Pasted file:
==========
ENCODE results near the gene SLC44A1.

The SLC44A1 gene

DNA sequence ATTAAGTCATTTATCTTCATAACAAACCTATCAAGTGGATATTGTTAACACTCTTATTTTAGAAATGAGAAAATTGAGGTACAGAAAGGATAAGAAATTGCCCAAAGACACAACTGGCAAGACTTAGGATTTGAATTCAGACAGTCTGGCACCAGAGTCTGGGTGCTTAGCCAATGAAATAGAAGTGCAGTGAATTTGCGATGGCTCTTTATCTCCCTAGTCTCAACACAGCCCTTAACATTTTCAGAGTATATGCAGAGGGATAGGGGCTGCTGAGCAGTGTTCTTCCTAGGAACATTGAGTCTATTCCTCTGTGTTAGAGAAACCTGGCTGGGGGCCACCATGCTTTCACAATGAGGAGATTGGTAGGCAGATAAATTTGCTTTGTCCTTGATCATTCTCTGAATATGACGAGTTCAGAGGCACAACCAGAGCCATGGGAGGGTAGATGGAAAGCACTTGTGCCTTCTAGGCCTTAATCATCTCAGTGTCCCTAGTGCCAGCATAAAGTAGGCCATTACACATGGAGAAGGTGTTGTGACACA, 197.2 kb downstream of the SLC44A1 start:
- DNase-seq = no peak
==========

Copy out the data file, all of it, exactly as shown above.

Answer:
ENCODE results near the gene SLC44A1.

The SLC44A1 gene

DNA sequence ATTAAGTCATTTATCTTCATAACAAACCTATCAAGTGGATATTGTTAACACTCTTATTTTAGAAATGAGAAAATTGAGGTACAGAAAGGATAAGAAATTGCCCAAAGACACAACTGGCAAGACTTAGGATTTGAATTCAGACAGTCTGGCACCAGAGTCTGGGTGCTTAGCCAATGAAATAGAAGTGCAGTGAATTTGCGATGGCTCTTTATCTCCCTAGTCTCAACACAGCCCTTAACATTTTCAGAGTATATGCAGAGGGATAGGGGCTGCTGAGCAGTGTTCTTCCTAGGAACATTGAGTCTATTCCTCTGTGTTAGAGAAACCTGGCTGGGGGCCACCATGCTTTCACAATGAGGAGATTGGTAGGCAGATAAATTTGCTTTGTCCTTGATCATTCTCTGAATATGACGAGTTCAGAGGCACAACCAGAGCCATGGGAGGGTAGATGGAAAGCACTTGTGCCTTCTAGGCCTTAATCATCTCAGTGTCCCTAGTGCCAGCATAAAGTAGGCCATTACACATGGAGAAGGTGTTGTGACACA, 197.2 kb downstream of the SLC44A1 start:
- DNase-seq = no peak